“It's only small town talk
Don't pay it no mind
Don't believe a word they say
They do it to you every time…”
If there was ever an American rock’n’ roll town that echoed 1960s soap operas like Peyton Place, then surely it was Woodstock, New York. The small town that would decline to host, and then distance itself from the music festival that would bear its name and define a generation, is nothing if not the quintessentially eccentric small American town. And, as in most soap operas, Barney Hoskyns Small Town Talk includes loads of memorable characters, plenty of cheating and sexual liasons, too much drinking and drugging, and most manners of other questionable behavior. Spoiler alert: some of the cast do not make it out alive.
Post his breakout 1965 tour with The Hawks, Dylan would try and leave that amphetamine-fueled craziness behind, following manager Albert Grossman to Woodstock. The Hawks, soon to be known as The Band, would soon join him. The quiet, upstate New York enclave was always artist-friendly, particularly to early folkies such as Artie and Happy Traum, as well as Peter Yarrow of Peter, Paul, and Mary. The simple, seemingly idyllic small town would soon become home to Paul Butterfield, Van Morrison, Jimi Hendrix and Janis Joplin. And, of course, fans of the musicians would also wander into town, often penniless and homeless.
Writer John Niven recalled “it seems to me it went from being the hippest place you could go to almost Touristville. It was already becoming a caricature of what it had been.” Peter Yarrow, who had been in Woodstock long before Dylan, said simply “The town I knew, and that I’d grown up in, ceased to be. It became about the celebrity as well as the art. And unfortunately there were elements of this celebrity that created a very unsavory hierarchy. In retrospect, the simple goodness of Woodstock at that point was gone.”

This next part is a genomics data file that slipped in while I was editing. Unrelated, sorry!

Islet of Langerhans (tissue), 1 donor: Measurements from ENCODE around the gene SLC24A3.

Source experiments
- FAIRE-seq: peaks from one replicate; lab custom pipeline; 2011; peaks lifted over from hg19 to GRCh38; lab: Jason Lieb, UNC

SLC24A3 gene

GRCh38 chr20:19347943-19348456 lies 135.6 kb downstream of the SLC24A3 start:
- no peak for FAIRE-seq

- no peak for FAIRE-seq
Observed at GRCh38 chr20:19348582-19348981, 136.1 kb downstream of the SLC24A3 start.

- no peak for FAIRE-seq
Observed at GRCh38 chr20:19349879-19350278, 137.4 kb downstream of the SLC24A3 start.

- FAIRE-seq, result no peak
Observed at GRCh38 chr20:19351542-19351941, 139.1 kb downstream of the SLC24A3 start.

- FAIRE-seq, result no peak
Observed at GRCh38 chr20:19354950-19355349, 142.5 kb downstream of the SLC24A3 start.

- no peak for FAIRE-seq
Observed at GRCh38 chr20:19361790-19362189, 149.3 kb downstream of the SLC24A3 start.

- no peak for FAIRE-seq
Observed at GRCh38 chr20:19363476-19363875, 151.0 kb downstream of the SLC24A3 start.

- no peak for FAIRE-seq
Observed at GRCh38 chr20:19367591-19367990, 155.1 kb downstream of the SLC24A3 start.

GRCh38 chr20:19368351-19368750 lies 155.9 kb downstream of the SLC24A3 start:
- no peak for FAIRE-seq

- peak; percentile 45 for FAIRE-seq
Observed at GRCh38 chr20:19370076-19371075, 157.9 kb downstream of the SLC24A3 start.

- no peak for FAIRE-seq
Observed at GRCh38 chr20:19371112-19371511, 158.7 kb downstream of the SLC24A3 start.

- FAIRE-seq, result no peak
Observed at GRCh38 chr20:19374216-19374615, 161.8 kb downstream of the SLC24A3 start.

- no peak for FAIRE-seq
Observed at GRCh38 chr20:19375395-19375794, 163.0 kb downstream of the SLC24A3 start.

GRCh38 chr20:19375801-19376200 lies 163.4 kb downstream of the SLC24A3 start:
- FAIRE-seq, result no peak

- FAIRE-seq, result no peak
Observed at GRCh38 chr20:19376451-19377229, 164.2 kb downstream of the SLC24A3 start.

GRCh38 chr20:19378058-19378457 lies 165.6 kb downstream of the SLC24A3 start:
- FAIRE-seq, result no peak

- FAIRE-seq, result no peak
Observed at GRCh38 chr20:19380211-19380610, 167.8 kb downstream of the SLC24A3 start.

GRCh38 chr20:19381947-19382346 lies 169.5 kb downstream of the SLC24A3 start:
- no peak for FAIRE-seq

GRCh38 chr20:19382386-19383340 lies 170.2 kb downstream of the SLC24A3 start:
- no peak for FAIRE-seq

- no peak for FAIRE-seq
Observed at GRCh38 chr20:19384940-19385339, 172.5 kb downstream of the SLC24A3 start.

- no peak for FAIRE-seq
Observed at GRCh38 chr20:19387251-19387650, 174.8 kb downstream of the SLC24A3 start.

Hoskyns paints a fascinating picture of the artistic town, from its earliest days, to the “Dylan” days — it’s the area of his famous career-changing motorcycle crash — to the restaurant/recording complex destination days, which Grossman would build, and install Todd Rundgren as resident engineer/producer, and then on into the 90s. I found the “classic rock” era the most interesting of the book, but that’s likely a function of age and taste. However, it’s also true the town has struggled in the post-classic rock era to find a balanced personality. Jonathan Donahue of Mercury Rev, who would enlist both Levon Helm and Garth Hudson to record an album “steeped in the magic of the Catskills” settled in nearby Kingston, calling Woodstock “self-cherishing.” His bandmate Grasshopper would go further: “Woodstock is too tie-dyed and hippie-touristy.” Kingston is described by Hoskyns as “semi-hip in a way that Woodstock may never be again,” and now attracts “twenty-somethings the now can’t afford to live in New York City." Sound familiar?
British writer Tony Fletcher also ponders what Woodstock is today, “because the town is so famous for what it was and what it’s traded off, it becomes hard for the younger generation to turn it into something else. The venues aren’t there, and the ones that survive are those dominated by open mic nights with older guys doing bluegrass.”
Or, more succinctly, “This ain’t Seattle,” says resident musician and producer Simone Felice.
Fletcher than asks the central question, one that is still to be answered, for all of the little towns like Woodstock:
“The bigger question is: Does music still play the same role for the younger generation?”
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